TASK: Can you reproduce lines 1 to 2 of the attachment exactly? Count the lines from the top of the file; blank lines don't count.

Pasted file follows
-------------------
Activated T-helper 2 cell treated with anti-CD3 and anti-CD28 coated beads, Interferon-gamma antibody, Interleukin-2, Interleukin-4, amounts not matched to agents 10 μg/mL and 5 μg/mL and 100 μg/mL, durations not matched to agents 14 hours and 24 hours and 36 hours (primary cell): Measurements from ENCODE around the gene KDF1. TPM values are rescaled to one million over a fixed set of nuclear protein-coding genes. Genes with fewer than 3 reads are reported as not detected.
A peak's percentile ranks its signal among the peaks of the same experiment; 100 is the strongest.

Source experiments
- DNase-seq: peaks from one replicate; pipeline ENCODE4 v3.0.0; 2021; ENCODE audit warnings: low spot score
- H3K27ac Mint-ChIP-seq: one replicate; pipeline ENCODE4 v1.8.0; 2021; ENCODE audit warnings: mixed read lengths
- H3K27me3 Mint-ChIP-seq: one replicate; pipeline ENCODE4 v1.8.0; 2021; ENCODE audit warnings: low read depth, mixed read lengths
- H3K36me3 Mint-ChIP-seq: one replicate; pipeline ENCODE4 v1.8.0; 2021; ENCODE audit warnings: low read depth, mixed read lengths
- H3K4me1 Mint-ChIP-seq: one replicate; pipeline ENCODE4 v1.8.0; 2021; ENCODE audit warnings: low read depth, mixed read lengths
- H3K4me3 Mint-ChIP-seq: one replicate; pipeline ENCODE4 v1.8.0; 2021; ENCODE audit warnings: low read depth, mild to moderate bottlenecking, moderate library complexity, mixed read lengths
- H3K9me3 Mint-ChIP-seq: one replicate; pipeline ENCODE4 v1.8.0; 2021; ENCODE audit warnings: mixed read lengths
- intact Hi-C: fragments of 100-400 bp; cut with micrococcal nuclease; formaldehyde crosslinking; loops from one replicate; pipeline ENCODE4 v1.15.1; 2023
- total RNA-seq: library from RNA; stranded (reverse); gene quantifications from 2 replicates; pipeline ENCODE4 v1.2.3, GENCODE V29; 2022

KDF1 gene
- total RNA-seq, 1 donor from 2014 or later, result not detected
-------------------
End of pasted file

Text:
Activated T-helper 2 cell treated with anti-CD3 and anti-CD28 coated beads, Interferon-gamma antibody, Interleukin-2, Interleukin-4, amounts not matched to agents 10 μg/mL and 5 μg/mL and 100 μg/mL, durations not matched to agents 14 hours and 24 hours and 36 hours (primary cell): Measurements from ENCODE around the gene KDF1. TPM values are rescaled to one million over a fixed set of nuclear protein-coding genes. Genes with fewer than 3 reads are reported as not detected.
A peak's percentile ranks its signal among the peaks of the same experiment; 100 is the strongest.